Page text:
The car crash that is 2020 has yet to slow down as the world battles a global pandemic and a continuous stream of horrible news. Perhaps one of the most affecting stories of the year was the murder of George Floyd, which sparked international outrage and led to ongoing protests against racial inequality and police brutality. His deaths, and the countless others highlighted by a re-energized social movement, has given us fresh reminders of the need for diversity within all levels of structural power and leadership.
The movement surrounding racial justice has pushed tech’s glaring diversity problem once again to the forefront. The U.S. tech economy, which is worth over $1.7T, has coalesced in several uber-rich opportunity clusters along the coasts like the Bay Area/Silicon Valley, Seattle, and New York. These areas offer prime entrée into the glowing worlds of Alphabet, Amazon, and all the other unicorn startups that have come to define the new era of U.S. tech supremacy.
This exponential growth fueled a similarly astronomical growth in the housing markets, making them prohibitively expensive for anyone who isn’t already rich. A one-bedroom apartment in San Francisco rents for $3,500 on average, never mind the higher costs of taxes, groceries, utilities, and other necessities that come with living in the city.
This leads to the homogeneous identity of the tech industry, as well as blindness to new ideas and perspectives. It also cyclically perpetuates a toxic culture that consistently fails to address diversity issues.
Meanwhile, the current uncontrolled spread of the coronavirus across the country means that more people are working remotely. With trendsetting companies like Alphabet offering remote-work options next summer and Twitter extending such options into forever, it’s clear that remote work is our present and our future.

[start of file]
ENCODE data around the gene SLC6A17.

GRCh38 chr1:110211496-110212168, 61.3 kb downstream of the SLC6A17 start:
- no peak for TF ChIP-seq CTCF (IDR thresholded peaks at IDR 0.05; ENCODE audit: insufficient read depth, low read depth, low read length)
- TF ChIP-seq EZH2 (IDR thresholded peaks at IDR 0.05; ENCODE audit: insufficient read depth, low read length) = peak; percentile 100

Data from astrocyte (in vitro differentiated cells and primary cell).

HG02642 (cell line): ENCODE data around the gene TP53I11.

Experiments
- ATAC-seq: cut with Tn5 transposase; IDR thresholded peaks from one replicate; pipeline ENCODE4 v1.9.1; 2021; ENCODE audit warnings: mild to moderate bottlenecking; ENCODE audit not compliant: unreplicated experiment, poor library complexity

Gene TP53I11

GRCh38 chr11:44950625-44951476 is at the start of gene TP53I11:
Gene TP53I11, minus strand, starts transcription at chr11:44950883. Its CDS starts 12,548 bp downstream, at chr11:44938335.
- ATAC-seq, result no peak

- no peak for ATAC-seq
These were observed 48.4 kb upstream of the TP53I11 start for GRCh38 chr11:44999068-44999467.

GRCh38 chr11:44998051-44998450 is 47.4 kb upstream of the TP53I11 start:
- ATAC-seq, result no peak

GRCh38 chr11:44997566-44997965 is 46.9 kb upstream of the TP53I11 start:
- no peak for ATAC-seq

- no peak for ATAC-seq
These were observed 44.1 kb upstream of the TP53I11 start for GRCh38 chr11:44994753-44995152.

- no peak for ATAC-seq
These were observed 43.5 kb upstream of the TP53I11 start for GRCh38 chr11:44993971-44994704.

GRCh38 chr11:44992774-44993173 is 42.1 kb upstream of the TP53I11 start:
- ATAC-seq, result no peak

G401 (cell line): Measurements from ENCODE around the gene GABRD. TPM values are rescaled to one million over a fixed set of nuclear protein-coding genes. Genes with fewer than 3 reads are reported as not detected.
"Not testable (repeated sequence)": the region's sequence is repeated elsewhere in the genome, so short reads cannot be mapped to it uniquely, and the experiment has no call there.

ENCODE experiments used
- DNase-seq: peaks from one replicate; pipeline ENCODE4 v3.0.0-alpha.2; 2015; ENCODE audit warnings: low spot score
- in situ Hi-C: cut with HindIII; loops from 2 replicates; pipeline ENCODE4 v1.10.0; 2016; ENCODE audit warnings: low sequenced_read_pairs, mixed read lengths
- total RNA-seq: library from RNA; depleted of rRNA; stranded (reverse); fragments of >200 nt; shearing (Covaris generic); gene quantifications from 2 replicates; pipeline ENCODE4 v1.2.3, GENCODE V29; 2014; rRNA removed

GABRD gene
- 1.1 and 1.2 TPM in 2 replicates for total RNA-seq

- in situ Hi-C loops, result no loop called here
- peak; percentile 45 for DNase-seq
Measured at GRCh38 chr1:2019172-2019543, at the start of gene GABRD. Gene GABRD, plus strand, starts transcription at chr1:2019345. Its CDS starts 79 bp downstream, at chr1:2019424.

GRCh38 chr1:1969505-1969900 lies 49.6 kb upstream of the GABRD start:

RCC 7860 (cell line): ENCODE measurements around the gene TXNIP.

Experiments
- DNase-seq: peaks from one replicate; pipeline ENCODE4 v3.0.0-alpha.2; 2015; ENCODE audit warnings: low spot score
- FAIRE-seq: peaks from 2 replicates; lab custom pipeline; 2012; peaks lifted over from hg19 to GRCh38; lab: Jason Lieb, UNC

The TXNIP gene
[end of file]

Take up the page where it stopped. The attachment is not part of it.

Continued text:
This shift could potentially help correct tech’s greatest blindspot — it’s inherent lack of diversity within employee ranks. This forced decentralization that remote work brings has the potential to break down the last, weak leg that tech’s diversity problem still stands on: location.
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Decentralization places less emphasis on teams being physically near each other. Indeed, the pandemic has shown that companies can achieve productivity with a few adjustments on the part of management and workers. Prior to the pandemic, only about 16% of companies had remote work infrastructure in place. As companies move away from large centrally located campuses, they can expand their search for talent across the country instead of honing in on populations within close proximity.
This could have a positive effect on populations that are historically underrepresented within the tech sector, especially Black and Hispanic workers, who represent less than 10% of the employee population at the Big Tech brands like Apple, Microsoft, and Facebook. These populations are already at a disadvantage due to structural barriers that have allowed White people to flourish across industries, commanding on average 10x more salary and net worth than Black and Brown counterparts.
Moving forward, companies should use the pandemic to offer more opportunities for underserved communities to participate in the world’s largest tech market as more than consumers. It’s become clear that companies can manage remote workforces just as efficiently as in-person ones, so opening the borders of their search to beyond a few miles radius is a simple way to improve the diversity within their personnel.
Of course, further adjustments are necessary within the structure of these organizations and in the training of management and other leaders to address the years of oversight and the marked lack of inclusivity within the corporate cultures. However, there has never been a better time for an organization to acknowledge its shortcomings and do the work to make up for its mistakes.